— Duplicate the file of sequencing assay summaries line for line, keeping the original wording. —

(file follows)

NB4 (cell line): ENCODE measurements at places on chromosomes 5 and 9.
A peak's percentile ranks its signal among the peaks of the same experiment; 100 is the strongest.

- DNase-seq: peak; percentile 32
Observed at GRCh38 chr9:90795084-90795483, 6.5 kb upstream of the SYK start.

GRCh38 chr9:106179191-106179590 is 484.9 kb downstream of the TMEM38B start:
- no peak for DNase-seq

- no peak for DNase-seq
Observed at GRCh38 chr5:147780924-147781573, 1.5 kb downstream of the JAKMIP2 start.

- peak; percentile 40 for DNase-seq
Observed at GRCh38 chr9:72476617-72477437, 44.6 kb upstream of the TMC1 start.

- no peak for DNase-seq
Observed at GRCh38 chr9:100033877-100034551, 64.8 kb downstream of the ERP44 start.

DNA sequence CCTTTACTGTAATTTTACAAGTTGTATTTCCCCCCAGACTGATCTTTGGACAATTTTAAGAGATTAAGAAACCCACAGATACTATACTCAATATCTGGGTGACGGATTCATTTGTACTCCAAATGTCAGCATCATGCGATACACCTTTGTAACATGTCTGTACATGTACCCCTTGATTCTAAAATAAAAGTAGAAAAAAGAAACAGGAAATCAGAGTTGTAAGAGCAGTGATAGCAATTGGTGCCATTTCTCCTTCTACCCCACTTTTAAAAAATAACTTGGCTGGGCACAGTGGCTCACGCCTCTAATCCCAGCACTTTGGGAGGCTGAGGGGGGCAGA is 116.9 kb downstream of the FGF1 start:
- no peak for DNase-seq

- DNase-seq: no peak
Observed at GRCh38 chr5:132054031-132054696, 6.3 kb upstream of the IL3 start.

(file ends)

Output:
NB4 (cell line): ENCODE measurements at places on chromosomes 5 and 9.
A peak's percentile ranks its signal among the peaks of the same experiment; 100 is the strongest.

- DNase-seq: peak; percentile 32
Observed at GRCh38 chr9:90795084-90795483, 6.5 kb upstream of the SYK start.

GRCh38 chr9:106179191-106179590 is 484.9 kb downstream of the TMEM38B start:
- no peak for DNase-seq

- no peak for DNase-seq
Observed at GRCh38 chr5:147780924-147781573, 1.5 kb downstream of the JAKMIP2 start.

- peak; percentile 40 for DNase-seq
Observed at GRCh38 chr9:72476617-72477437, 44.6 kb upstream of the TMC1 start.

- no peak for DNase-seq
Observed at GRCh38 chr9:100033877-100034551, 64.8 kb downstream of the ERP44 start.

DNA sequence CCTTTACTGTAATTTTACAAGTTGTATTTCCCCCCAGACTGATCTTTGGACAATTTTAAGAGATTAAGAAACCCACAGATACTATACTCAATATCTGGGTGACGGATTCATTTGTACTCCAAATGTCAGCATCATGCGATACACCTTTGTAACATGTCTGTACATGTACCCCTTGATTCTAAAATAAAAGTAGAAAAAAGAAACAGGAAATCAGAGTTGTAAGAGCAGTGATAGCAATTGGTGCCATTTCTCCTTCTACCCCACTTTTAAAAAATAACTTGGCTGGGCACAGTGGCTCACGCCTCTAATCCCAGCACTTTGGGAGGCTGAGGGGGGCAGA is 116.9 kb downstream of the FGF1 start:
- no peak for DNase-seq

- DNase-seq: no peak
Observed at GRCh38 chr5:132054031-132054696, 6.3 kb upstream of the IL3 start.